Jonathan and I stepped out on our patio and walked to the corner of it. I pushed up on the banister and leaned forward, face full into the fresh April air, pointing myself southwest where I could see, half a kilometer away, the water of the Oslofjord. Jonathan stood behind me and placed one hand on each of mine, his chest pressed warmly to my shoulder blades.
That was exactly one year ago. And since then...
I was fortunate to be able to see Ali Smith interviewed at Oslo's Litteraturhuset earlier this month. I've been a fan of Smith's work since I happened to pick up a well-thumbed copy of The Whole Story and Other Stories at a used bookstore in Davis, California several years ago. Smith's work has twice been short-listed for the Orange Prize and the Man Booker Prize. When I heard she was coming to Oslo to promote There But For The, her latest novel and eighth Norwegian-translation, I couldn't wait to see her.
"The next time you have a whiskey, drink to my dad."
At this the audience broke out in applause. Smith nodded and raised a pretend glass in salute to the crowd. The gesture summed up the mood of the evening, more a conversation in a pub with a mentor than a lecture given by an award winning author.
Oslo's Litteraturhuset lecture hall was full of avid Smith fans on the evening of 11 April, eager to hear about the famed Scottish author's writing process and philosophy. After two introductions, one in English and one in Norwegian, Smith took her place onstage.
She sat in one of two chairs, each angled slightly toward the other, and in doing so, was forced to duck under an encroaching microphone stand. Her movement, while not quite graceful, was confident. She wore cuffed jeans and heavy brown boots, and her dark hair swung around her face in a plain, perfunctory bob. Over the course of her interview, conducted as a conversation with book critic Margunn Vikingstad, Smith displayed a delicate vigor. Her voice was both soft and tough as it waxed and wound around words, and her Scottish accent made every declaration sound both optimistic and final, as though no one could or would want to argue.
"But is the best word."
"We forget the formative moments of life until much later, but then they always have revolved around something kind."
"Clichés are a dead language, but they're wonderful. We need them. They offer a shared truth... an 'Oh good, that's happened to you, too.'"
In her chair, Smith sat with scrunched shoulders and one foot tucked up underneath herself. Her eyes sparkled as she recounted her early days as a writer, when the kindnesses of people like one of her first Cambridge landlords ("Now there was a versatile man. He was a plumber who also made hats!") nurtured her. He didn't mind whether she couldn't pay the rent. He'd take what she could pay, drink a cup of tea with her and her roommates, and then leave with thanks.
Yesterday was my sweetheart's birthday. He's a thirty-three year old man. Can you believe it? I can't. I mean, look at him...
Okay, I know. He's grown some since these photos were taken (all of them in the '80s!). But his inner cutie pie remains to be about eight years old. This 8-year-old spirit is what compels him to climb cliff faces, juggle fiery torches, and make faces at me when I'm being too serious. Between all that capacity for fun (and those big blue eyes!) how could I not continue to be madly in love with this man?
We've known each other for a decade, been married for 7 and a half years, have visited 16 countries together, and by the end of the week we will have been living in Oslo for a full year! I guess I know him pretty well by now. Last night, as we walked home from the birthday dinner I'd planned at The Nighthawk Diner, Jonathan said, "That was great. It doesn't get any better than a spicy burger and good beer." True true.
Here's to another thirty-three years, my love!
When you move from one place to another, the big changes are evident first. Snow in winter. A new, unintelligible language. Whether cars drive down the left or right-hand side of the street. These changes are big. Adjustments are necessary. You must learn the basics all over again: how to walk, how to speak, how to live.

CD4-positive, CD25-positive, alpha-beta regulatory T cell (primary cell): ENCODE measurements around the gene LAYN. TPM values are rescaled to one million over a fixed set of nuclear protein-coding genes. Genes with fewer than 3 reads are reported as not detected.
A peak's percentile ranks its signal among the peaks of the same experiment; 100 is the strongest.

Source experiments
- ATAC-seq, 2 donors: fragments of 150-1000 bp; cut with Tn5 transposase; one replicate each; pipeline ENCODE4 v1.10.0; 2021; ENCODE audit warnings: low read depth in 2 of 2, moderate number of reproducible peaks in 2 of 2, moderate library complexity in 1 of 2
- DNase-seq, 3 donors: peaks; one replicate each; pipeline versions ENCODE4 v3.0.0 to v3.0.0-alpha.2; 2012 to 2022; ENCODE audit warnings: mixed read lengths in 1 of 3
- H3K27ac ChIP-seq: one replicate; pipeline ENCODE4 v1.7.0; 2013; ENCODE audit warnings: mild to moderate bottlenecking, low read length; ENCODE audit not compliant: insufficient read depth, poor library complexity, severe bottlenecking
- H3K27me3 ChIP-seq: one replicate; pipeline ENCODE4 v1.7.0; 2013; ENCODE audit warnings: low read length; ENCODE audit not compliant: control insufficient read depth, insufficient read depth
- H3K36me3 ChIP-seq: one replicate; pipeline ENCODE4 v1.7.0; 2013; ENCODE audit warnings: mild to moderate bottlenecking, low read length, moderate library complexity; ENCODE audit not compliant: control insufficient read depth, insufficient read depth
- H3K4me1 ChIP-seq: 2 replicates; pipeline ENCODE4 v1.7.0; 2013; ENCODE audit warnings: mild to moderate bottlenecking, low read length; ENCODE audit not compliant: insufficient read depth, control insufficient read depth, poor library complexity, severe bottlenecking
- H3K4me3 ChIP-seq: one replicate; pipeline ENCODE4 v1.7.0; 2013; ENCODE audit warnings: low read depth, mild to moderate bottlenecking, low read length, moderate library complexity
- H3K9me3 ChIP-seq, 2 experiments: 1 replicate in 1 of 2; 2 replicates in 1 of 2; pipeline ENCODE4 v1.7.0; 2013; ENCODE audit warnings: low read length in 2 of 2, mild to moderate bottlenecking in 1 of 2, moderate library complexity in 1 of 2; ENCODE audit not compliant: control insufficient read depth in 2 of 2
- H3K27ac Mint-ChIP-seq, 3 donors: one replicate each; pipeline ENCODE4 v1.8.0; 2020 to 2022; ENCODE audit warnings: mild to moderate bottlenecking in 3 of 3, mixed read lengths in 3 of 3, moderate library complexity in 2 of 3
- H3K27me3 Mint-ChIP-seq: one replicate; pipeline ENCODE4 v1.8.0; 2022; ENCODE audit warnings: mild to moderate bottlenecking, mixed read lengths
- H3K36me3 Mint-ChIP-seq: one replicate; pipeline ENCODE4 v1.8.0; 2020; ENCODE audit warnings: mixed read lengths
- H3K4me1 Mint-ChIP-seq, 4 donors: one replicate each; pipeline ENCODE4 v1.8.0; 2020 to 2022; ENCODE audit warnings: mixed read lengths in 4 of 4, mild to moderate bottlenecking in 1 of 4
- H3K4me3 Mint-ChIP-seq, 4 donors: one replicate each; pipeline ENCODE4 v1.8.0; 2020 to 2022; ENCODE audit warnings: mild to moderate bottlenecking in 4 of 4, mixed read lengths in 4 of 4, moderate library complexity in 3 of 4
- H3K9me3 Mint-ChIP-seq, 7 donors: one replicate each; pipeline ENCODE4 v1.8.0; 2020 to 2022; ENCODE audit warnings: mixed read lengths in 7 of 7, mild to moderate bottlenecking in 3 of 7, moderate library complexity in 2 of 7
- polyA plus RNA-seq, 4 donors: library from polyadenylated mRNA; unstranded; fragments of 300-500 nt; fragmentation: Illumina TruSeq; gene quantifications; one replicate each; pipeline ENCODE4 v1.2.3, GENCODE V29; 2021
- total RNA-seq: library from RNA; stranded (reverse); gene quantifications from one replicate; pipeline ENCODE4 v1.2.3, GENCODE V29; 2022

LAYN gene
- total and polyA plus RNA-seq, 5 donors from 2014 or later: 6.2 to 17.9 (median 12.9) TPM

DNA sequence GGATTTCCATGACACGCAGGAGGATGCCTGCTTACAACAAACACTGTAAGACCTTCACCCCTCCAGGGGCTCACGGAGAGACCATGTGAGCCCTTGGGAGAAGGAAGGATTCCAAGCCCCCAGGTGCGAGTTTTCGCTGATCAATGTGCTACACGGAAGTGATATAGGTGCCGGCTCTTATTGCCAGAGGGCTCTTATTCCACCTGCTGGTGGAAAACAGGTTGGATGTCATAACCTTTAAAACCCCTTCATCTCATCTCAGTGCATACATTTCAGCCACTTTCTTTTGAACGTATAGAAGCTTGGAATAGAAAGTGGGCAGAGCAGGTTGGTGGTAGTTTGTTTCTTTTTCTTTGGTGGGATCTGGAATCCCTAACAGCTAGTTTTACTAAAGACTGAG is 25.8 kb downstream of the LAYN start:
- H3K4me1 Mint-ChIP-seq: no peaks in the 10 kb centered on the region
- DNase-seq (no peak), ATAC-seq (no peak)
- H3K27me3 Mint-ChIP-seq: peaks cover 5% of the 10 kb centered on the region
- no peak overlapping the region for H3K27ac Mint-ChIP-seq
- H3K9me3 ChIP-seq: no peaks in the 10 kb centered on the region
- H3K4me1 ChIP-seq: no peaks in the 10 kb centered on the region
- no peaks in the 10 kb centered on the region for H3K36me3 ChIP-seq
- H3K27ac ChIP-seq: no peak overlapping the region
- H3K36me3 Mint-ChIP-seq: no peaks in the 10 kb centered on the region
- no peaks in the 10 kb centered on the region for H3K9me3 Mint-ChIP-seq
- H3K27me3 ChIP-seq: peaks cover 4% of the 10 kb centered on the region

Only after you adjust to the landscape and the currency of your new home do you begin to sense the other, more subtle differences:
The average height of women in Norway is a full two inches taller than the average height of women in the U.S.
Police officers walking their beats do not carry guns.
The bills of the magpies in the tree just outside our window are black, not yellow. Would anyone notice that except me?
Birds filled the skies, trees, and fields of my California childhood. Long-billed curlews dipped their curved beaks into the turf of the high school football field at dawn. Mountain blue birds fluttered into our backyard like fragments of sky. The killdeer scurried across vacant lots crying about murder. Our parents taught us to identify them all.
Now, no matter where the path I'm walking leads, I notice the birds.
Flocks. Gaggles. Charms. Suits. Murders. Exaltations.
We'd lived here only three months when I stopped in a bookstore and asked where I could find a book on fugler. Birds. Armed with our new full-color guide to the birds of Norway, Jonathan and I have been setting out to find and identify them. To make sense of this subtle, feathered shift in the scope of our new home.
Because I haven't been able to find a good online source of info on the Birds of Norway (or the Birds of Oslo), I thought I'd make one myself. Photos are sourced from Wikipedia. If/when I take passable photos on my own, I'll note that, as well.
The following are all the birds we've identified here in Norway. English name, Latin name, Norwegian name.
Propinquity - A nearness of blood, kinship; a nearness in place or time, proximity.
Serendipity - The phenomenon of finding a valuable thing not originally sought.
Wheelbarrow - A small single-wheeled vehicle fitted with handles at the rear by which it can be pushed and guided.
Scapula - The shoulder blade, connecting the humerus with the clavicle. In humans, it is a flat bone, roughly triangular in shape.
Beleaguered - Besieged, troubled, harassed.
Furtive - Done clandestinely and with desire.
Autumn - The fourth season (and my favorite), a time of color, retreat, preparation and battening down the hatches.
Quarter - To divide into four equal parts or to provide with lodging.
Zephyr - A breeze from the west.
Accord - A formal reaching of agreement.
Clement - Inclined to be merciful, mild.
Will-o'-the-wisp - A ghostly light seen by travellers at night, especially over bogs, swamps or marshes.
Argentine - Silvery.
Splash - To move about in water, causing it to spatter.
Camber - To curve upward toward the middle.